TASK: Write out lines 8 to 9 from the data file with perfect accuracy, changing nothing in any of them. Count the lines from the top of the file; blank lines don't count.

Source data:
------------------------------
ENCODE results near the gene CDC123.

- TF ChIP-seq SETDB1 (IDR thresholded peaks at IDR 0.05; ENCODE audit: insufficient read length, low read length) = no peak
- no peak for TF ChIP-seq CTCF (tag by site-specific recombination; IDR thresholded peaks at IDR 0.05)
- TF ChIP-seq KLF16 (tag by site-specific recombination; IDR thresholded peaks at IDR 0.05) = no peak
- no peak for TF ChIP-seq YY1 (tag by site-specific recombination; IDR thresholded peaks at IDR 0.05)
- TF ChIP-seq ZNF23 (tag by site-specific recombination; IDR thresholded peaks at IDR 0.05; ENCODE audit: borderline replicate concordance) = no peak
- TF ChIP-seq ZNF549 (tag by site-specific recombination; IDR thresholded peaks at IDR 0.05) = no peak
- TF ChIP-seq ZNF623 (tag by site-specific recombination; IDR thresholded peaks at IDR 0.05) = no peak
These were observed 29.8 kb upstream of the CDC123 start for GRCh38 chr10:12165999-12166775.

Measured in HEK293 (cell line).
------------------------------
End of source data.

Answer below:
- TF ChIP-seq ZNF623 (tag by site-specific recombination; IDR thresholded peaks at IDR 0.05) = no peak
These were observed 29.8 kb upstream of the CDC123 start for GRCh38 chr10:12165999-12166775.